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Wendy, I wondered where this meeting house was as I had never heard of it before. What was the meeting house used for?.....Meetings? and if so who by?
It is very interesting for me to see the inscriptions - at the moment I am trying to find the connection between Arthur Ryland and myself.
Sue, from Joseph McKenna's book in The Midst Of Life; Cannon Street Chapel, A baptist chapel opened in 1738. In the burial register of St Martin's there is an entry dated 6th May 1740, which reads, "Mary Inman, at New Meeting Yard". The last burial here was in 1860. In 1873 the graveyard was closed by order of the Council. Six years later the site was required for the cutting of Corporation Street and the remains of 142 bodies were transferred to Witton Cemetery. Here they were re- interred in a rectangular plot west of the Nonconformist Chapel.
I think it was unitarian. There is an article, which i have a copy of for some reason, from midland history, concerning it. Not sure how i got it, I didn't pay, but it says, at a quick glance that it was the first nonconformist chapel built after the were permitted. Will have a proper read ands post anything thta seems relevent (it is by a professional historian and is a bit heavy
I have to disagree, Mike, I think Wendy is right and it was Baptist. The husband of Mary Smith Rogers who was one of the founders of the Women's Hospital and a saver of fallen women, was a leading figure at this church, and he was Baptist. I am writing this down from memory, as although I have lots of records, I cannot put my hand on all of them, as some are in the loft, so not swift to find. Mary Smith Rogers and her husband are buried at Key Hill.
The mural tablets from the walls of Cannon Street were probably destroyed after Key Hill chapel was demolished. They commemorated the lives of Rev James Tuner, Rev Samuel Pearce, MA, Rev Isiah Birt, Rev Thomas Morgan, Rev Thoms Swan, and Thomas King.
I have just found some of the records I wanted - William Rogers was a 'consistent worker in non-conformity - especially among the Baptist Churches and distinguished himself as Chairman of the Trust Fund in connection with the sale of Cannot Street Chapel'. He was an architect and builder by trade.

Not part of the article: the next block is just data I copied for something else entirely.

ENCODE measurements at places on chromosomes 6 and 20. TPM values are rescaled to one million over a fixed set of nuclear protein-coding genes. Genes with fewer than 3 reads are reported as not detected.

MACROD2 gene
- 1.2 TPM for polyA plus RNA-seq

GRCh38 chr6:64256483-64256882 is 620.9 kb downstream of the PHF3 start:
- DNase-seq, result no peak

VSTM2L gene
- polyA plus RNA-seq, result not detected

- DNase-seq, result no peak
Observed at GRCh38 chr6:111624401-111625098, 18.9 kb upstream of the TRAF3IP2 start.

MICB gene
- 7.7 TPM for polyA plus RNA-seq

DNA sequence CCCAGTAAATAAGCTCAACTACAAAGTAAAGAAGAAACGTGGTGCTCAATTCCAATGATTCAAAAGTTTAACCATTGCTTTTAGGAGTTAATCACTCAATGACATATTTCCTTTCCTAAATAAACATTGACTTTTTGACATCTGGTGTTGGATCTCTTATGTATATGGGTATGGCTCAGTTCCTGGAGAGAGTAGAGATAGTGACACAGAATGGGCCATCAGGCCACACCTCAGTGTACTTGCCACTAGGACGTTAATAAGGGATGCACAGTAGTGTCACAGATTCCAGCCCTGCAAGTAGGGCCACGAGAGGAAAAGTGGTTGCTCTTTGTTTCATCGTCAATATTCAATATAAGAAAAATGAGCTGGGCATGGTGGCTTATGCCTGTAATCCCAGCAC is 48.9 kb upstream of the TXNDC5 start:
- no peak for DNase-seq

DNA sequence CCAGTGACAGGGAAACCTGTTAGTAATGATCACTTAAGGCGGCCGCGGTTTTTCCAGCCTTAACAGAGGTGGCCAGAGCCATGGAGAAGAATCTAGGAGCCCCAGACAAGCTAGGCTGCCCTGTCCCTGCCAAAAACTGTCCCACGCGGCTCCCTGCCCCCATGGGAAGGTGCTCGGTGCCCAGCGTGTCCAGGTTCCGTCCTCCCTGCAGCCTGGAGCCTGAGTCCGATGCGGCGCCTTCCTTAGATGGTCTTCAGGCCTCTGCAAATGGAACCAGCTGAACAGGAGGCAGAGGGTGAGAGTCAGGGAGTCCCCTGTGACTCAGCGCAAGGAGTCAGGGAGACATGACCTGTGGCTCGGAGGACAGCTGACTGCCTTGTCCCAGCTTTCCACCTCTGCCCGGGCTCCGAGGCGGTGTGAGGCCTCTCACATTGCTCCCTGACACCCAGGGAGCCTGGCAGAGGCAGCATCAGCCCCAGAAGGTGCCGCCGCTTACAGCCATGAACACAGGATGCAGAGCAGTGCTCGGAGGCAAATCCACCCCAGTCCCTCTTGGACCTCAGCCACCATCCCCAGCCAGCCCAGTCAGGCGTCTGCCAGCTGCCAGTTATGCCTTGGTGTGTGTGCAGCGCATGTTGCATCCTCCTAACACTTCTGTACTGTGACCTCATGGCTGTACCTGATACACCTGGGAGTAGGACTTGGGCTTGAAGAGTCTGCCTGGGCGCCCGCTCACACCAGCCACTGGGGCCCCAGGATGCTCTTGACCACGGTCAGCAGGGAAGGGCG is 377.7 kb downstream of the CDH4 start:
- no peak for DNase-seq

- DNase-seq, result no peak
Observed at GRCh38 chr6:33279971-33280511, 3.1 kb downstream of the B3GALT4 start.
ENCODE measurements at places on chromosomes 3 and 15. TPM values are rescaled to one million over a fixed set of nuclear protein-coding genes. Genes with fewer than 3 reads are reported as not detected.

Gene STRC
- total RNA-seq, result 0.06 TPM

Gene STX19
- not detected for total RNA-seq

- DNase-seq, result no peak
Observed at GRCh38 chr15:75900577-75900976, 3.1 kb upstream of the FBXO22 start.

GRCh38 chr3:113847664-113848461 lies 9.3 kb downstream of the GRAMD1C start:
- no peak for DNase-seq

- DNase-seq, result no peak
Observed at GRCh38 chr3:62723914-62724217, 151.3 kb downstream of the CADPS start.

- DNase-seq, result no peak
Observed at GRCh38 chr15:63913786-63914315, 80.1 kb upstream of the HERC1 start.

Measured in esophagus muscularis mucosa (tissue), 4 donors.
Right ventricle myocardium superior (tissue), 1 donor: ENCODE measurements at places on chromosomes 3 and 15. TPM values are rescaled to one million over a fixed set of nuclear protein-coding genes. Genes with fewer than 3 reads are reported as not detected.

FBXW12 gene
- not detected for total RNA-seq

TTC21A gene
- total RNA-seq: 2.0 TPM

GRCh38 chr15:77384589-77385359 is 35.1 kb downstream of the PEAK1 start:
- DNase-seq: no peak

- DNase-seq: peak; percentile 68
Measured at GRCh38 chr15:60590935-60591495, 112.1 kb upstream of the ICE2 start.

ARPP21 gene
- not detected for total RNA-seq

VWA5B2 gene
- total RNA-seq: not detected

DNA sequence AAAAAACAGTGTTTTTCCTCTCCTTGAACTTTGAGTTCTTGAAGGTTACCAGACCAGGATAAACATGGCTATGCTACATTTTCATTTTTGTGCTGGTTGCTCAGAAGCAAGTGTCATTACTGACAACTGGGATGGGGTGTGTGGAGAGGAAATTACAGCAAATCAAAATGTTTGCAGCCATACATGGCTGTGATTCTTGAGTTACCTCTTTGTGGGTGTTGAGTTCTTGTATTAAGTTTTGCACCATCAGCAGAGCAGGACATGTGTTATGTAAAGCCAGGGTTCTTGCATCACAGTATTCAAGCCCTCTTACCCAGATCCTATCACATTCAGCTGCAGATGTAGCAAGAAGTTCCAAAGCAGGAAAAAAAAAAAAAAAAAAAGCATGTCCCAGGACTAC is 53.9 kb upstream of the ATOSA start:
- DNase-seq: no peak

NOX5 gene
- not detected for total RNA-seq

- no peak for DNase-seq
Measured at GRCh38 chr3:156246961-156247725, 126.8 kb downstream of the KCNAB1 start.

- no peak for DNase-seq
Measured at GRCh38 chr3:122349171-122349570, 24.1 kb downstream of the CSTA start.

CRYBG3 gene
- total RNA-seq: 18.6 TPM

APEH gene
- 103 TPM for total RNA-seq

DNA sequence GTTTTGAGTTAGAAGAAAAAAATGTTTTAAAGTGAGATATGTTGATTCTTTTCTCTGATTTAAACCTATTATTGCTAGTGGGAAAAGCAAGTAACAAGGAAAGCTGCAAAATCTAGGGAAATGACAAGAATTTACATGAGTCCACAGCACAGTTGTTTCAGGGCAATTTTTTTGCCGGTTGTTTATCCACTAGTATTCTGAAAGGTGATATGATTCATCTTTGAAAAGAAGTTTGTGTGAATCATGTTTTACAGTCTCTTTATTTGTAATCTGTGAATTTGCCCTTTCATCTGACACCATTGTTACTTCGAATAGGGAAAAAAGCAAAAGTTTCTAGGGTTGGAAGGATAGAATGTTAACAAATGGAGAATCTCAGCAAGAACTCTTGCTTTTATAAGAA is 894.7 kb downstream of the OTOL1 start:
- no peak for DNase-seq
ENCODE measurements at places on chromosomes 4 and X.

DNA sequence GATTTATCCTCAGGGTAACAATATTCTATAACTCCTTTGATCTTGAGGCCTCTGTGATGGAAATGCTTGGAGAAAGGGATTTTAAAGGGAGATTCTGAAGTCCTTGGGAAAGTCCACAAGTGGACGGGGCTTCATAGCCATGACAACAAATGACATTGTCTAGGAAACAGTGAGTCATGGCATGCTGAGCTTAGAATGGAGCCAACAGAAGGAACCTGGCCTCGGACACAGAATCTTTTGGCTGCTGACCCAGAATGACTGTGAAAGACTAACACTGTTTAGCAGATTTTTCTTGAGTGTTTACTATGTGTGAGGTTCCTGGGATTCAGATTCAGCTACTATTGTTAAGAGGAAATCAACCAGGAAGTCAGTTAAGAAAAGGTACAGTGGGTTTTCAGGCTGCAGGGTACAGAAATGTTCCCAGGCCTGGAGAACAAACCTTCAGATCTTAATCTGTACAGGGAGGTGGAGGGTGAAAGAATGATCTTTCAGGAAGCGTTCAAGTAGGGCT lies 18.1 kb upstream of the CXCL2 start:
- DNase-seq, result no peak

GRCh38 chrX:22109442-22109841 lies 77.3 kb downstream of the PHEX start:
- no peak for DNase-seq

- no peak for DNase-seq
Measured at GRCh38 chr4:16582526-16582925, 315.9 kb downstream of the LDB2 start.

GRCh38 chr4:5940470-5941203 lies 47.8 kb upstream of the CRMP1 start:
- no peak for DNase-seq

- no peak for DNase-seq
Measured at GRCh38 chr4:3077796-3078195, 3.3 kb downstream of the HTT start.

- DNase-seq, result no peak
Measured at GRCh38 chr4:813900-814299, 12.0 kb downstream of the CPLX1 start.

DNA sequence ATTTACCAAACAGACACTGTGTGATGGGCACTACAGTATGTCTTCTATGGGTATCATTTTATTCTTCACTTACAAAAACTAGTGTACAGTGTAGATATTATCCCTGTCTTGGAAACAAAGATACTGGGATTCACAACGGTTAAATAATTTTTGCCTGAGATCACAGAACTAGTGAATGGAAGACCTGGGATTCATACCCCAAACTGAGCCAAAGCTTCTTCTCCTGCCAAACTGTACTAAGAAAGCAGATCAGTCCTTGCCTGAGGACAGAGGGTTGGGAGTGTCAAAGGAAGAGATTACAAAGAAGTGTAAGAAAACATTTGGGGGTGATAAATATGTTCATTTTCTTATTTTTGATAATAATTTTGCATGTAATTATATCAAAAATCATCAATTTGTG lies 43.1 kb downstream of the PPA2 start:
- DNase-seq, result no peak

The Victoria County History (aka British History on-line) has some information on Cannon St Chapel.
The first Baptist congregation, known as 'General Baptists', was formed in 1729 and met in Freeman Street. They were also called Arminian Baptists.
In 1736, Mr John Atwood registered his house in High Street as the meeting place for the Particular or Calvinistic Baptists.
The Cannon Street Chapel was opened in 1738, but there were two breakaway movements. However the congregation was reunified in 1754, only to be split by another secession in 1784-6.
In 1788, the Cannon Street congregation numbered 242.
The Chapel was cleared in 1879 for rebuilding. There is or was a Cannon Street Memorial Chapel in Handsworth.
Wendy's pictures are of the Old Meeting House in Old Meeting Street, which was vaguely Presbyterian at first but soon became Unitarian.
It seems from the old book I have on the burials, the original building was the Presbyterian Old Meeting House. It also has a list of Mayors of Birmingham (Unitarian) some of whom ancestors lie in the Old Meeting House graveyard. I think it was Non Conformist and several denominations shared the chapel maybe this came about after they were demolished in the riots.
This is an inscription from a brass plaque which was once in the Chapel.
To the revered memory of the founders of this church. William Turton, M.A. it's first minister who was ejected from the parish church in Rowley Regis by the act of uniformity A.D. 1662. Thomas Baldwin ejected from Clent and William Fincher ejected from Wednesbury, in whose names the first meeting house erected on this site was licensed July 6th, A.D. 1689.
Easily done, Mike - there were so many small churches for dissenters in days gone by. Birmingham was the centre of non-conformism, so it's very easy to get a bit mixed up, especially with some having similar names.
My Gt Gt grandfather was baptised at Cannon Street Meeting house at the turn of the 19th Century. No marriages could take place then of course, as the church was not recognised by the Anglican church. By the time my Grandfather's children were born he had moved away from the Baptists and they were all christened into the COE.
The records of Cannon Street show both birth and baptism dates.
I was hoping to get a look of the Cannon Street Meeting House but sadly the thumbnails didn't respond trying to open them. I had Baptist ancestors living and working at 7 Bull Street in the early 1840s and have been trying to work out the nearest Baptist chapel - maybe it would have been Cannon Street.